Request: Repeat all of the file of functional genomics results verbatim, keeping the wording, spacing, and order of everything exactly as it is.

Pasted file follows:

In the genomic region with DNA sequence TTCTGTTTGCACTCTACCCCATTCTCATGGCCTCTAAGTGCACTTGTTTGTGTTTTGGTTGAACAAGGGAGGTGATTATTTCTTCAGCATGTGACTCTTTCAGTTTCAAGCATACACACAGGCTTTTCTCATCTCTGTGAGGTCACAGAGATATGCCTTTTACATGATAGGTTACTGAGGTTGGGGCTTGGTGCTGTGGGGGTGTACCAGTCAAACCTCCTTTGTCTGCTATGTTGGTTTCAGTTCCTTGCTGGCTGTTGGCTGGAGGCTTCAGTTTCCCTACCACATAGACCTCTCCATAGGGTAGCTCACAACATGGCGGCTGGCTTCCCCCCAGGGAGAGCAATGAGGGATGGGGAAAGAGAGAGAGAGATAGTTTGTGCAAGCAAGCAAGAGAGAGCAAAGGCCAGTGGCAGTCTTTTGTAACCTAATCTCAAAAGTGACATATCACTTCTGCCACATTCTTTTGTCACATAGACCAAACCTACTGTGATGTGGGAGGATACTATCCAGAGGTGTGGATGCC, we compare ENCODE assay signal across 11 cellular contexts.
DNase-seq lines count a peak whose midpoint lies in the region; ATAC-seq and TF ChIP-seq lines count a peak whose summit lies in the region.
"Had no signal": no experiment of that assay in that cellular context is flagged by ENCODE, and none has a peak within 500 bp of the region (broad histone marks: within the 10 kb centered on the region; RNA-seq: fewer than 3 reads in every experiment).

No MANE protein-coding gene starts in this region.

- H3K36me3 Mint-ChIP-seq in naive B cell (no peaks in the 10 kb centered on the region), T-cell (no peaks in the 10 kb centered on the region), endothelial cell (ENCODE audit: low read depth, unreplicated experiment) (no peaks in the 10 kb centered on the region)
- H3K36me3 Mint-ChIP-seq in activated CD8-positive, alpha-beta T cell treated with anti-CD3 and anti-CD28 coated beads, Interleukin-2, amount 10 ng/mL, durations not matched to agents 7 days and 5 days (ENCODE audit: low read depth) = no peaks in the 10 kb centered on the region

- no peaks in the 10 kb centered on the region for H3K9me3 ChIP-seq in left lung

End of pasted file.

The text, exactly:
In the genomic region with DNA sequence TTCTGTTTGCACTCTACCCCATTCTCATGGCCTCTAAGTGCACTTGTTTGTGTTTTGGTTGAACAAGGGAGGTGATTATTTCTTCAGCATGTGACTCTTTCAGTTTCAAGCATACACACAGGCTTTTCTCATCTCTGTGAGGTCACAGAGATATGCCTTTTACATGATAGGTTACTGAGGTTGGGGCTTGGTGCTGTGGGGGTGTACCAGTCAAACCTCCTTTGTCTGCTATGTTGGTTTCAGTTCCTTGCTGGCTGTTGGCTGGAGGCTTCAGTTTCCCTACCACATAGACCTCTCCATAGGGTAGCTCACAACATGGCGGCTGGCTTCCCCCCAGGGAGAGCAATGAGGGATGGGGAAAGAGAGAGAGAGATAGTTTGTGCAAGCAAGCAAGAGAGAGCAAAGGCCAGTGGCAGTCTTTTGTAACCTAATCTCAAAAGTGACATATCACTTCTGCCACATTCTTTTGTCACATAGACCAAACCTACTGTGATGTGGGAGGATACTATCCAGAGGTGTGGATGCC, we compare ENCODE assay signal across 11 cellular contexts.
DNase-seq lines count a peak whose midpoint lies in the region; ATAC-seq and TF ChIP-seq lines count a peak whose summit lies in the region.
"Had no signal": no experiment of that assay in that cellular context is flagged by ENCODE, and none has a peak within 500 bp of the region (broad histone marks: within the 10 kb centered on the region; RNA-seq: fewer than 3 reads in every experiment).

No MANE protein-coding gene starts in this region.

- H3K36me3 Mint-ChIP-seq in naive B cell (no peaks in the 10 kb centered on the region), T-cell (no peaks in the 10 kb centered on the region), endothelial cell (ENCODE audit: low read depth, unreplicated experiment) (no peaks in the 10 kb centered on the region)
- H3K36me3 Mint-ChIP-seq in activated CD8-positive, alpha-beta T cell treated with anti-CD3 and anti-CD28 coated beads, Interleukin-2, amount 10 ng/mL, durations not matched to agents 7 days and 5 days (ENCODE audit: low read depth) = no peaks in the 10 kb centered on the region

- no peaks in the 10 kb centered on the region for H3K9me3 ChIP-seq in left lung